May 2008

As Sundance Sells to Cablevision, Filmmakers Ponder the Future

Is the $496 million deal good or bad for independent filmmakers who rely on the channel for a sense of community and crucial distribution?

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Bigfooted: Cole Gerst's "Yung Yeti" appears on the Sundance Channel, which was just acquired by Cablevision.

On Wednesday, May 7, the Sundance Channel announced that it had been acquired by Cablevision—the nation's fifth biggest operator, the parent of IFC and AMC, and a big player in the Northeast—for nearly $500 million. Robert Redford would remain affiliated with the network under the terms of the deal. So what does this mean for filmmakers who view the channel as both a key distribution outlet and a place that creates a sense of community for them? The Independent's Mike Hofman asked a few filmmakers for their views on the deal. Do you have an opinion? If so, read the article and then add your comment.

The Sundance Channel was scooped up by Cablevision's Rainbow Media for $496 million on May 7. That division of Cablevision also owns the IFC Channel, AMC, Fuse, and We. In announcing the deal, officials took pains to quash speculation that Cablevision would combine IFC and Sundance, the channel founded in 1996 by Robert Redford and partially owned by Redford, General Electric's NBC, and CBS Corp.

The Doc Doctor's Anatomy of a Film: "Plagues & Pleasures on the Salton Sea"

Chris Metzler and Jeff Springer braved camera-melting heat to film their documentary

A Shore Thing: Chris Metzler and Jeff Springer spent four years filming "Plagues & Pleasures on the Salton Sea."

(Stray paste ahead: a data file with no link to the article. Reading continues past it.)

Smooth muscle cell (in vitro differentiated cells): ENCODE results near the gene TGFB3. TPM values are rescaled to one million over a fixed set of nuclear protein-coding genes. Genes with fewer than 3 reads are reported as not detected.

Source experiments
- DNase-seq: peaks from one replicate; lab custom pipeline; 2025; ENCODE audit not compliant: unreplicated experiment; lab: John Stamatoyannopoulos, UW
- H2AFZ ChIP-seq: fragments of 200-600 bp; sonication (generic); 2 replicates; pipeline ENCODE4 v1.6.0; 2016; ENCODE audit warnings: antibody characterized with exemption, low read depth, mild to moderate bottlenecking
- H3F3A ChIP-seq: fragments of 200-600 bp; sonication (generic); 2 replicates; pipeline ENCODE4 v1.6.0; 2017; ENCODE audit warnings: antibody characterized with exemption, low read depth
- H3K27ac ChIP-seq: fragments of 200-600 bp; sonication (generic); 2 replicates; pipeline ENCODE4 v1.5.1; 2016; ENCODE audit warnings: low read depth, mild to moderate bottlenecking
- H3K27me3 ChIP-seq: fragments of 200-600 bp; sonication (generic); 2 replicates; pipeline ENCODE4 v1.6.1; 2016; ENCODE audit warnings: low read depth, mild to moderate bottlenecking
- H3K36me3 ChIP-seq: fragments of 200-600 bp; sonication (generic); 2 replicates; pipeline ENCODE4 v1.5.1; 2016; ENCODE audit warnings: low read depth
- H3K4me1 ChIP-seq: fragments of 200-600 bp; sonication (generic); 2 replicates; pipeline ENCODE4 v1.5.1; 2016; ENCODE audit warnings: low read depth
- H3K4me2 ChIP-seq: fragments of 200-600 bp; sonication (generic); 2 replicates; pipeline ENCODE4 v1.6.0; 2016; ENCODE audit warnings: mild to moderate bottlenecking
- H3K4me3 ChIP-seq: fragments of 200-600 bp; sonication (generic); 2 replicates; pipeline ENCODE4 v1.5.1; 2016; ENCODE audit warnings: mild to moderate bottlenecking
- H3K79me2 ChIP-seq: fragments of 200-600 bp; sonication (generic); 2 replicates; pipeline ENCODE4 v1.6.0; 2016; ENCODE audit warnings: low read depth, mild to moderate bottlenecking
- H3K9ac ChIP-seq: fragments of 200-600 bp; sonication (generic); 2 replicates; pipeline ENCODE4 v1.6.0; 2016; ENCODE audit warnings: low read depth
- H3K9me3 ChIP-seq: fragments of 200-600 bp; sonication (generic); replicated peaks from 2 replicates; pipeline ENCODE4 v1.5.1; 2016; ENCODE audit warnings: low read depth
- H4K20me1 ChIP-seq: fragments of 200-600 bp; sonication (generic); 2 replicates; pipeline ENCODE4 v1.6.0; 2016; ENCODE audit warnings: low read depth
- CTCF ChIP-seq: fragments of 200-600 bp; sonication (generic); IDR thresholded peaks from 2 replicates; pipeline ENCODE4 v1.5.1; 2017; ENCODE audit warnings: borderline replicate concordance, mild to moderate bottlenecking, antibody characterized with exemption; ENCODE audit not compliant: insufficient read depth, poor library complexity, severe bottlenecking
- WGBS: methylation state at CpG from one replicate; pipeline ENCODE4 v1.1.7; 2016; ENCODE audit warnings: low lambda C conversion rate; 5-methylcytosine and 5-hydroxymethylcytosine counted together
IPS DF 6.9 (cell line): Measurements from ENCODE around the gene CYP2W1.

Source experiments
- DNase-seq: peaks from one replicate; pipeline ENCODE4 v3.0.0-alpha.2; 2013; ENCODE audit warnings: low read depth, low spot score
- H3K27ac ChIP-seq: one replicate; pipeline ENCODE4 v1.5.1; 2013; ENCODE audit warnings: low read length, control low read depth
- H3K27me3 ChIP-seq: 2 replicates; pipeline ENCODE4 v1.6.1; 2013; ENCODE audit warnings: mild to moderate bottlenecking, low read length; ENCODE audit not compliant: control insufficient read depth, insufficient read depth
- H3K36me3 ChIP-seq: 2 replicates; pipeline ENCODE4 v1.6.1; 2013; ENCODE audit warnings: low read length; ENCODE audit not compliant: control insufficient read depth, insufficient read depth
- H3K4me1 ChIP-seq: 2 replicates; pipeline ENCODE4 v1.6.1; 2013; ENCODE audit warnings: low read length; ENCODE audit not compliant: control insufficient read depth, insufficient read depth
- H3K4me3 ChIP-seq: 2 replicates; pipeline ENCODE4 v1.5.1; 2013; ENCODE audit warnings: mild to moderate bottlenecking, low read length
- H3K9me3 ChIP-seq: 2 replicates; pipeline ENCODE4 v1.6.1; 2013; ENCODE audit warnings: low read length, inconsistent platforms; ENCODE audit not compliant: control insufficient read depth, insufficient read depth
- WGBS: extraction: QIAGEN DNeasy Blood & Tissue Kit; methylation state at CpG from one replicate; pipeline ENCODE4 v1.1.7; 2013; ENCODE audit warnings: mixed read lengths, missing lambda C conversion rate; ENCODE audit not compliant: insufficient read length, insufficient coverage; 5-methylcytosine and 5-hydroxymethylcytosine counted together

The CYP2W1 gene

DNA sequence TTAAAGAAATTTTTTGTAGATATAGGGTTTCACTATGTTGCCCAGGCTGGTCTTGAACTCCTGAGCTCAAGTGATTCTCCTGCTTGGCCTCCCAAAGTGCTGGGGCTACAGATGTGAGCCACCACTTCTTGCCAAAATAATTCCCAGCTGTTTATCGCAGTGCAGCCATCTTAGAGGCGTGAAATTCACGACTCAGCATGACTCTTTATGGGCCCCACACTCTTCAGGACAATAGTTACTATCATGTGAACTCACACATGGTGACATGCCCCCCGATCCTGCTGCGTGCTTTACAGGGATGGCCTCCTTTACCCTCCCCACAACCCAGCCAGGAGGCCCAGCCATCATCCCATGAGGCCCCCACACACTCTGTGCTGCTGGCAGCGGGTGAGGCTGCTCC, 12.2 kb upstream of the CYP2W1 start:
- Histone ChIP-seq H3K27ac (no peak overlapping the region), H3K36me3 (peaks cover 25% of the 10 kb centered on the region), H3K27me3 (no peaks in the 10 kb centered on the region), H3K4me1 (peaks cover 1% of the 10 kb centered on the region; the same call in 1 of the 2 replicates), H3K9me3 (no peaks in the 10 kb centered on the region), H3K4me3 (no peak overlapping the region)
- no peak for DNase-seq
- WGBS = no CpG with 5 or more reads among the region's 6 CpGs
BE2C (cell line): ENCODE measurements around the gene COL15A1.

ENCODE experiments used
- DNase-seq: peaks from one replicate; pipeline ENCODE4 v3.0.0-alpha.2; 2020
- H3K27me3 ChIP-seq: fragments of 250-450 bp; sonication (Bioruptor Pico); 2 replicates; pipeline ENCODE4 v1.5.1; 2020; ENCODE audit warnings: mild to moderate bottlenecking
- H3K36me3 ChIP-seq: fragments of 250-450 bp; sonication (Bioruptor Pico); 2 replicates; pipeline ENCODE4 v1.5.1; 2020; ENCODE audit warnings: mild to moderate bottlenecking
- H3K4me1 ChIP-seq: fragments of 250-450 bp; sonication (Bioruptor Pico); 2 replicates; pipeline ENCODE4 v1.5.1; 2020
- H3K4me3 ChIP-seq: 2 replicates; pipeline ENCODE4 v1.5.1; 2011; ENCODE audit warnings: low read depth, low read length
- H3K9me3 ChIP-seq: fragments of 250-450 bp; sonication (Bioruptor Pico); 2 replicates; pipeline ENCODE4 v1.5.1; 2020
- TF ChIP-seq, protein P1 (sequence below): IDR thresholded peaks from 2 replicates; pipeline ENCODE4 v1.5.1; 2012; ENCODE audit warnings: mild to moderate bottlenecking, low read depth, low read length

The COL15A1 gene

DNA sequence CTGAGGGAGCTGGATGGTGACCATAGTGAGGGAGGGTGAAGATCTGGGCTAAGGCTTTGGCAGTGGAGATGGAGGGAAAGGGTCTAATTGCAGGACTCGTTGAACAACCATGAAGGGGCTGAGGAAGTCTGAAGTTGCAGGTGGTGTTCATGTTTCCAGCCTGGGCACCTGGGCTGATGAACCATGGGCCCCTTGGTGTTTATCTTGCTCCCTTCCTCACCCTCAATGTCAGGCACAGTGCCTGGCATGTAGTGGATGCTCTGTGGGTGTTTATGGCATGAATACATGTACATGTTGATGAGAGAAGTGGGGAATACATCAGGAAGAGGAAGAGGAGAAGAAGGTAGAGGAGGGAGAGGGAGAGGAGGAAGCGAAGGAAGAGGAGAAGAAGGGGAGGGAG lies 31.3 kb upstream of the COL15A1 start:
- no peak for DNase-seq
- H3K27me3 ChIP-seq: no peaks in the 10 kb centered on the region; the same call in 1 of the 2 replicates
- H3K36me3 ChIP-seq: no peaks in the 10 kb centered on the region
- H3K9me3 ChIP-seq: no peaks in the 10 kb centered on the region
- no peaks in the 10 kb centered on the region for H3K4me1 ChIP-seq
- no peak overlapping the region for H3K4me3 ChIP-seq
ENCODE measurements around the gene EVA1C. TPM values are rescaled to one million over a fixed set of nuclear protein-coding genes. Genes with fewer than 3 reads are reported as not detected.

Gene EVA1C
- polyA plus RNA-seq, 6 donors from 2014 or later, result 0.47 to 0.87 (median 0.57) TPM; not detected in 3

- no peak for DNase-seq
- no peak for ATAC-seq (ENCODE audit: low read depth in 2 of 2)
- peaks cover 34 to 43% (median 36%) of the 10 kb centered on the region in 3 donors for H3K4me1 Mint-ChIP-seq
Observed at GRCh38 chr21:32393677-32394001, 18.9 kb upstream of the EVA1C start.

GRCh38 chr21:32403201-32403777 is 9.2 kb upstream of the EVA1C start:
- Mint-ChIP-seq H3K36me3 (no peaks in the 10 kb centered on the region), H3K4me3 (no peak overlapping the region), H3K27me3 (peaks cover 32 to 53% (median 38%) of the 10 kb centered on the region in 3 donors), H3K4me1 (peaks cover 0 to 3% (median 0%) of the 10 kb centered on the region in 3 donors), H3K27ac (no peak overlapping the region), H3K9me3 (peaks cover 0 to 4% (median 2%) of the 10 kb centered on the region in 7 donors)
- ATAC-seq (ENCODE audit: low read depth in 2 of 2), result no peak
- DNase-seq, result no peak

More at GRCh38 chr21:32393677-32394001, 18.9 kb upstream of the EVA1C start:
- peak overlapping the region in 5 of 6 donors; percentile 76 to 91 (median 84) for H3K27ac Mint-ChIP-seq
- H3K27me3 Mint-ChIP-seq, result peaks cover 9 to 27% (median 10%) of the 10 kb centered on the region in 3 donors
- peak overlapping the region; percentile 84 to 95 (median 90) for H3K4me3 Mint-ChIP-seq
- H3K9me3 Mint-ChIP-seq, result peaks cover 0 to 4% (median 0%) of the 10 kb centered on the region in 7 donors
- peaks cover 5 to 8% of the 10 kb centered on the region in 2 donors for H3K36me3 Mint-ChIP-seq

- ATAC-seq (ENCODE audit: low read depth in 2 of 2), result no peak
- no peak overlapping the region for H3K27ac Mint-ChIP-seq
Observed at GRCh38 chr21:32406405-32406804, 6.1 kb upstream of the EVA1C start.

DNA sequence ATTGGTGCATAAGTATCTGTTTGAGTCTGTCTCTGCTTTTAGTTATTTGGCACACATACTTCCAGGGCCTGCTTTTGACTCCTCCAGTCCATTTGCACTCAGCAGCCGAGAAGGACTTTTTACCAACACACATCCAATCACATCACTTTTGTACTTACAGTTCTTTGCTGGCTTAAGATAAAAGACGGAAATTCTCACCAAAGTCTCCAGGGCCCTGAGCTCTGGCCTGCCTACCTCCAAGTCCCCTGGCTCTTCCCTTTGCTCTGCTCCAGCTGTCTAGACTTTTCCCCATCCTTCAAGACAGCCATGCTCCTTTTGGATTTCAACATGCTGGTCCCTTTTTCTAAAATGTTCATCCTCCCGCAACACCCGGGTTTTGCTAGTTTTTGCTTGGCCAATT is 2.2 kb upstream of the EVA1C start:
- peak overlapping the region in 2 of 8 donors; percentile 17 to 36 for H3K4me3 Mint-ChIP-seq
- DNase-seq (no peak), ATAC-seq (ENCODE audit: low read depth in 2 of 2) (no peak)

The Independent's Doc Doctor Fernanda Rossi analyzes the success of Plagues & Pleasures on the Salton Sea (view the trailer), directed by Chris Metzler and Jeff Springer. The filmmakers talk about sleeping in their car, having a camera melt in the heat, landing John Waters as a narrator, and re-editing their film after its world premiere at Slamdance. Also, check out Rossi's last "Anatomy" column on The Longing. Attention Colorado Filmmakers: The Doc will be conducting her signature workshops on story structure and trailer mechanics in Denver on May 17 and 18; she is also speaking at the Boston Media Market on May 30. For details, visit

About this column: Many filmmakers ponder in anguish, How do other people—celebrated people—do it? Am I taking too long to make this documentary? Does everybody spend as much money as I am spending, or am I spending too little? And when filmmakers share their lessons learned in interviews in the glossy trade magazines, their tales seem to follow the arc of otherworldy heroes rather than real documentary makers, i.e. human beings like you and me. So each month, the Doc Doctor will go out into the world (this real world) of filmmakers who are successful and find out how they made it. The "Anatomy of a Film Column" is a chance to learn from filmmakers' hits and misses in real life examples. —Fernanda Rossi, story consultant a.k.a. the Documentary Doctor

To Shoot "Flying," Jennifer Fox Gave Up Control of Her Camera

An interview with filmmaker Jennifer Fox about her six-part documentary series "Flying: Confessions of a Free Woman"